Humanism, Science, and the Birth of Modern Philosophy
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Pierre Gassendi (1592–1655) was a major figure in seventeenth-century philosophy and science and his works contributed to shaping Western intellectual identity. Among “new philosophers,” he was considered Descartes’s main rival, and he belonged to the first rank of those attempting to carve out an alternative to Aristotelian philosophy. In his writings, he promoted a revival of atomism and Epicureanism within a Christian framework, and advocated an empiricist and probabilistic epistemology which was to have a major impact on later thinkers such as Locke and Newton. He is moreover important for his astronomical work, for his defense of Galileo’s mechanics and cosmology, and for his activity as a biographer.
Given the importance of Gassendi for the history of science and philosophy, it is surprising to see that he has been largely ignored in the Anglophone world. This collection of essays constitutes the first book on Gassendi in the English language that covers his biography, bibliography, and all aspects of his work. The book is divided into three parts. Part I offers a reconstruction of the genesis of Gassendi’s Epicurean project, an overview of his biography, and analyses of Gassendi’s early attacks on Aristotle, of his advocacy of Epicurean philosophy, and his relation to the skeptical tradition and to Cicero’s thought. Part II addresses Gassendi as a participant in seventeenth-century philosophical and scientific debates, focusing especially on his controversies with Descartes and Fludd. Part III explores Gassendi’s contributions to logic, theories of space and time, mechanics, astronomy, cosmology, and the study of living beings, and presents the reception of Gassendi’s thought in England.
This book is an essential resource for scholars and upper-level students of early modern philosophy, intellectual history, and the history of science who want to get acquainted with Pierre Gassendi as a major philosopher and intellectual figure of the early modern period.
Table of Contents
Part 1: Gassendi’s Epicurean Project, its Genesis and its Sources 1. The Life and Work of Pierre Gassendi Sylvie Taussig 2. Gassendi’s Exercitationes Paradoxicae adversus Aristoteleos: An Intellectual Biography Daniel Garber 3. Gassendi’s Interplay between Skepticism and Empiricism Gianni Paganini 4. Gassendi and Epicureanism Saul Fisher 5. Tranquility as the Highest Good: Gassendi Between Epicurus and Cicero Donald Rutherford Part 2: Gassendi the Polemist 6. Gassendi in the Philosophical Debate: Stakes of the Essay concerning the principles of Robert Fludd’s Philosophy (1630) Édouard Mehl 7. Gassendi’s Critique of Descartes Antonia LoLordo Part 3: Gassendi’s Science and Philosophy in Context 8. Gassendi’s Logic Rodolfo Garau 9. Gassendi’s Theory of Space and Time Delphine Bellis 10. Pierre Gassendi and the New Science of Motion Carla Rita Palmerino 11. Astronomy, Cosmology, and the Limit of Empiricism in Gassendi’s Thought Kuni Sakamoto 12. Gassendi’s Theory of Living Beings François Duchesneau 13. “The best philosopher in France”: The Reception of Gassendi’s Natural Philosophy in England Antonio Clericuzio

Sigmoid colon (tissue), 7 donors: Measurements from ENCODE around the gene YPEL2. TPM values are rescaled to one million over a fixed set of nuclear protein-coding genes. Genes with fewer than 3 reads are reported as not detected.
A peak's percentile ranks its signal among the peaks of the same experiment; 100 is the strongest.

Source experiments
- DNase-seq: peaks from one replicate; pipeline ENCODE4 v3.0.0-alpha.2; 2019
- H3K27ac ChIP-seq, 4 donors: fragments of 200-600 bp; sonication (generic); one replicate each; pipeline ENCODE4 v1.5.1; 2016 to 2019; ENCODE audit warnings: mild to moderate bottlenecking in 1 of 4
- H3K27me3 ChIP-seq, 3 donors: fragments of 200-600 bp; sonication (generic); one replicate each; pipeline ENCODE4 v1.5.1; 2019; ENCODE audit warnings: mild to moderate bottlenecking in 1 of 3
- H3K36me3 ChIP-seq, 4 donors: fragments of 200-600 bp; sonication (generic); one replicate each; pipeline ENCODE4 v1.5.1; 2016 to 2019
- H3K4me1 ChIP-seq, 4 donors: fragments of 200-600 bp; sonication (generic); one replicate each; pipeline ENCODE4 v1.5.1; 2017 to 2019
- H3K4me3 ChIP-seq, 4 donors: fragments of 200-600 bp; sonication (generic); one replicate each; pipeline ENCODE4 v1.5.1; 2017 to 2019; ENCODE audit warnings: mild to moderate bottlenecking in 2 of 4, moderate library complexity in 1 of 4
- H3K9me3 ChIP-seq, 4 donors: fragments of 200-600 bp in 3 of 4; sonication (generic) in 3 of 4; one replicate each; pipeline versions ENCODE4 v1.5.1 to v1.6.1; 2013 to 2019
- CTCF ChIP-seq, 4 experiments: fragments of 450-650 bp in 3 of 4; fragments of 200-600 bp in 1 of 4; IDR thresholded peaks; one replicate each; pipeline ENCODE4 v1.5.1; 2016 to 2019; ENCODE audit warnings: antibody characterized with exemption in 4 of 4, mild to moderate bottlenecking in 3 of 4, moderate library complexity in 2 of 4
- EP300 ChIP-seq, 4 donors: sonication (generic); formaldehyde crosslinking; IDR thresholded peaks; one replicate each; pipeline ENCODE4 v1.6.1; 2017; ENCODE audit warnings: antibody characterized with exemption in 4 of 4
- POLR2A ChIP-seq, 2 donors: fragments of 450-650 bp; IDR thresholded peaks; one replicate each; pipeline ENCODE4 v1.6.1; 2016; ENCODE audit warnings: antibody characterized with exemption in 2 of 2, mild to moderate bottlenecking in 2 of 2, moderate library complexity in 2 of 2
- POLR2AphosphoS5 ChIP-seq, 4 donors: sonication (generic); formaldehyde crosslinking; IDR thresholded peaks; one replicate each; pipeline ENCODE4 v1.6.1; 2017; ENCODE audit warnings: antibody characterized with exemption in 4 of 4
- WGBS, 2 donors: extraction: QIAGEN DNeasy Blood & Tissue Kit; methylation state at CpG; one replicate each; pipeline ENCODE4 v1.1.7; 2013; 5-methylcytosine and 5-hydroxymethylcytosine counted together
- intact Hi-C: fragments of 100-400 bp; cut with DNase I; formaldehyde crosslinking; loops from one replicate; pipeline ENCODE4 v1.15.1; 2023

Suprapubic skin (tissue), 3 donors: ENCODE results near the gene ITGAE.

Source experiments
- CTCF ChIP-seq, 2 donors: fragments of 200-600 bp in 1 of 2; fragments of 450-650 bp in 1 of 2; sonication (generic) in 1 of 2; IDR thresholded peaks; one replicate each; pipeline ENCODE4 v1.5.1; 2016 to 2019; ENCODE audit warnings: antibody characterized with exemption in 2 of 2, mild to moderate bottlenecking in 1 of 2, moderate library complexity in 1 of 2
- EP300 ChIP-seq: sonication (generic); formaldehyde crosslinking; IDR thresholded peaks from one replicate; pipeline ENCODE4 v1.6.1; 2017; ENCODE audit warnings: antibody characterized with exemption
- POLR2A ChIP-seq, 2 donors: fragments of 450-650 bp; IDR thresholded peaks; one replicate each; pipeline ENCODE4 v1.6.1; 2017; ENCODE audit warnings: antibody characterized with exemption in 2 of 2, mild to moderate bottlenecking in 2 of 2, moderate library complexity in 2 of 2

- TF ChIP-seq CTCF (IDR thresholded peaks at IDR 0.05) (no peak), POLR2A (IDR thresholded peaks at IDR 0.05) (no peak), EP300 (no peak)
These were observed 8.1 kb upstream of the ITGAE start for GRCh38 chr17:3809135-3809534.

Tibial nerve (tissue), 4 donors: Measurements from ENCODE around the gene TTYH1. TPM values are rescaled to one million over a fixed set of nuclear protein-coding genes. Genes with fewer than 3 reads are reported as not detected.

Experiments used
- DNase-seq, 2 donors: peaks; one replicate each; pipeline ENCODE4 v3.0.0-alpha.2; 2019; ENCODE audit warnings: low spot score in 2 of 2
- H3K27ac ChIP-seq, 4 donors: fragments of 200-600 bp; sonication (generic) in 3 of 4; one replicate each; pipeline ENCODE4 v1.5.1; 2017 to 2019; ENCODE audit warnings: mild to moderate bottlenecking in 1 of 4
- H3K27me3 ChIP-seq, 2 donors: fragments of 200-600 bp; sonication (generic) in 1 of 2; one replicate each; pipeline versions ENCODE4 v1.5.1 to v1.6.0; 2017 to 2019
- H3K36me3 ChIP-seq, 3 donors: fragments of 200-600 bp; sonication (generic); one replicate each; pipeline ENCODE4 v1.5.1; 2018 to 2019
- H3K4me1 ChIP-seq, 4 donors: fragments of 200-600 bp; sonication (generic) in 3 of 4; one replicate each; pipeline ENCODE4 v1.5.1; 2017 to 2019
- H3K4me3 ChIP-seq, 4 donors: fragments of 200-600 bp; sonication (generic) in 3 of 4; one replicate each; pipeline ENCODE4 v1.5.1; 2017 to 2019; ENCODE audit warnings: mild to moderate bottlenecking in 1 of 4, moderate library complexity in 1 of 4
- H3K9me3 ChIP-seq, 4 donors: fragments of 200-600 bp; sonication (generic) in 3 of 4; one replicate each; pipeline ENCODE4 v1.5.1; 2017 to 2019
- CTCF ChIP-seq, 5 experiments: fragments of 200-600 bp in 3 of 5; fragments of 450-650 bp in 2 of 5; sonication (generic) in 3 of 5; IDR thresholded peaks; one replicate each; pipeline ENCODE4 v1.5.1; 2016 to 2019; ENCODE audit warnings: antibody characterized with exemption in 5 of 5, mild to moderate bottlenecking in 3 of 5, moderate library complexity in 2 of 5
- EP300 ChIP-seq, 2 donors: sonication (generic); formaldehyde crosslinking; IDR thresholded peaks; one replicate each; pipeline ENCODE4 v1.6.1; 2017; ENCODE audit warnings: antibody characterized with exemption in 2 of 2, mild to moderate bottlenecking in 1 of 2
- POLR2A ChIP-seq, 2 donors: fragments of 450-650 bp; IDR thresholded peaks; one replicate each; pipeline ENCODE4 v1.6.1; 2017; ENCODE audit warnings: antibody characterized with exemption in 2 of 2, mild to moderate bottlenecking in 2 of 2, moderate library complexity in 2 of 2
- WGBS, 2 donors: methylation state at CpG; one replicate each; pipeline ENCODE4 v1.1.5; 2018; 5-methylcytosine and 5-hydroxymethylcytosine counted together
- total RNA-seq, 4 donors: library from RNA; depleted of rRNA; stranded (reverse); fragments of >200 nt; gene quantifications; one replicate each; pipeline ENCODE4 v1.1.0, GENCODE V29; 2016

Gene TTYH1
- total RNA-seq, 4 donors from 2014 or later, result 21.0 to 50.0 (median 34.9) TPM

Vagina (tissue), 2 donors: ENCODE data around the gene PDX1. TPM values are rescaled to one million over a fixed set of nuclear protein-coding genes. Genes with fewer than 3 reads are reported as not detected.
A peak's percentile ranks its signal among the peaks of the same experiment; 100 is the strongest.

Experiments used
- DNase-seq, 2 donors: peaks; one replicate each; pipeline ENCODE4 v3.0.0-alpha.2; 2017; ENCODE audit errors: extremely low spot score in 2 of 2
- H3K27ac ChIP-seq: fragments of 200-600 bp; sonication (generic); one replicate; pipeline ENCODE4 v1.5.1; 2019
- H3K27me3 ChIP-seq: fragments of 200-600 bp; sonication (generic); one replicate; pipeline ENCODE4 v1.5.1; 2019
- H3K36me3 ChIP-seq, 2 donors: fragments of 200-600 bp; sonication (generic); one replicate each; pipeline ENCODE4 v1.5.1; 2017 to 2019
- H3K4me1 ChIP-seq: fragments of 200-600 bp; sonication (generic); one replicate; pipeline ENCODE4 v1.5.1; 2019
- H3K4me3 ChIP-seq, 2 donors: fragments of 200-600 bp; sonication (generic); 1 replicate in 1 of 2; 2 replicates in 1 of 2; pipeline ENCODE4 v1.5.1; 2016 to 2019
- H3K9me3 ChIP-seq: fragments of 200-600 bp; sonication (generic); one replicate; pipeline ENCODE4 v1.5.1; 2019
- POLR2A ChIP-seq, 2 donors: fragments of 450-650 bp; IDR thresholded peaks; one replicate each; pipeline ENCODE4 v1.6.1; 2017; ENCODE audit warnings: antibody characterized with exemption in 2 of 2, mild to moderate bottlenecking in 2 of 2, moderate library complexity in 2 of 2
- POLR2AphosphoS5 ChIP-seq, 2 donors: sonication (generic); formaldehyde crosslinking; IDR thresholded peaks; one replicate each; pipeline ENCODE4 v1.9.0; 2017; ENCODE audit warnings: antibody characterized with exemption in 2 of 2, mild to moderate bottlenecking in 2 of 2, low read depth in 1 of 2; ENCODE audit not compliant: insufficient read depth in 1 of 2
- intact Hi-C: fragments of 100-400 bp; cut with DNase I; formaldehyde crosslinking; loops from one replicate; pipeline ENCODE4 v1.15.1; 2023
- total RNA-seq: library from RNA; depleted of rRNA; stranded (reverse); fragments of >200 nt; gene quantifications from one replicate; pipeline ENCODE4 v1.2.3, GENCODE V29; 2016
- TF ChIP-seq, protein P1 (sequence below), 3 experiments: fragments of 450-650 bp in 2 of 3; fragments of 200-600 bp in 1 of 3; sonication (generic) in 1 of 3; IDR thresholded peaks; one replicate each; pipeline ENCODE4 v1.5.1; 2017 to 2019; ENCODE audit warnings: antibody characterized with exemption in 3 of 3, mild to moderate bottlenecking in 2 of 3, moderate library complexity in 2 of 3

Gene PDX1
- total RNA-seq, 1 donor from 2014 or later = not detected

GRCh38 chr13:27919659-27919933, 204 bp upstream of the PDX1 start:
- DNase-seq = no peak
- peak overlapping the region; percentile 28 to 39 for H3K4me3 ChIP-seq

Delphine Bellis is Assistant Professor in History and Philosophy of Science at Paul Valéry University, Montpellier, France. She edited, together with Frederik A. Bakker and Carla Rita Palmerino, Space, Imagination and the Cosmos from Antiquity to the Early Modern Period (2018).
Daniel Garber is the A. Watson Armour III University Professor of Philosophy at Princeton University (USA), with additional appointments in History of Science and Politics. Garber is the author of Descartes’ Metaphysical Physics (1992) and Leibniz: Body, Substance, Monad (2009), as well as numerous articles.
Carla Rita Palmerino is Professor in the History of Modern Philosophy, and Director of the Center for the History of Philosophy and Science, at Radboud University Nijmegen, The Netherlands. In 1998, she discovered the last missing piece of Gassendi’s manuscript De vita et doctrina Epicuri, in the library of the British Museum.